At this point, it is safe to say that the 2016 North Pole season is not going as expected. A few days back I shared the news that the runway at the Barneo Ice Camp cracked when the first flight of the season arrived at the temporary base that is built in the Arctic each season. At first it was thought that the landing strip could be repaired, but those efforts eventually proved fruitless, causing the Russian engineers there to search for an alternate location, and begin construction of a new runway. Now, we have received word that that runway has cracked too, sending the team on yet another search for a stable ice flow.
ExWeb reports that the Barneo staff indicated that a 10 cm (4 inch) crack opened in the ice along the new runway, which had already had 400 meters built. The team was evaluating whether or not that crack could be repaired, while also indicating that its search helicopters were already back in the air looking for other ice flows that could serve as a new location for the base.
So what’s the problem this year? It is a combination of things. For starters, the Arctic ice levels are at near record lows, indicating that the thickness is not what it has been in the past. On top of that, there are currently some massive sea currents (Exweb calls it an “anticyclone) that is moving the ice, causing it to break and crack. This has made things less stable, and is making it more difficult for the Russian team to find a suitable place to serve as the staging ground for the North Pole season.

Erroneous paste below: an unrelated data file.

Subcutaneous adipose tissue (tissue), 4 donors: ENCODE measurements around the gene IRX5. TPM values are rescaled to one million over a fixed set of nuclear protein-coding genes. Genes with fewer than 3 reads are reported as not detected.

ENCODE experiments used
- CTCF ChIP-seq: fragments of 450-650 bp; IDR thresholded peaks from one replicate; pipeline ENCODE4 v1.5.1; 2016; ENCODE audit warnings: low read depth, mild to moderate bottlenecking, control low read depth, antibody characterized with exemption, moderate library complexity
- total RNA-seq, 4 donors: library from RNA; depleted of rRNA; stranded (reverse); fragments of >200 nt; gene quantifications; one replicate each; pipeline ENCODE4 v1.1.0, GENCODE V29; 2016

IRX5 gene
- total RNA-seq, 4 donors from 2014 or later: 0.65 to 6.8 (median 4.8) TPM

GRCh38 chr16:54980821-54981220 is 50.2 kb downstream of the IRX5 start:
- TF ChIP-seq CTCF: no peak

meanwhile, back in Longyearbyen, Norway there are teams of explorers, researchers, scientists, and adventure travelers who are waiting to travel to the Arctic. Unfortunately, they can’t go anywhere at the moment, as Barneo is not ready to receive them. That means they have to sit and wait, hoping that eventually they’ll get a chance to start their expeditions. At this point, that might not happen for another week, greatly delaying their progress.
The team that is most effected by these delays is the British Race Against Time squad. They had intended to ski from the North Pole to Ward Hunt Island in Canada. Originally they had 35 days to complete that dangerous journey. Now, they’ve seen that number reduced dramatically, and the entire expedition is probably in jeopardy. The team headed out on a training session that will last a few days while they waited for news on the construction of a new runway. Now, they’re more than likely rethinking their plans, and possibly postponing until next year. We’ll have to wait to see if that is the case.
For now, like everyone else, we wait.
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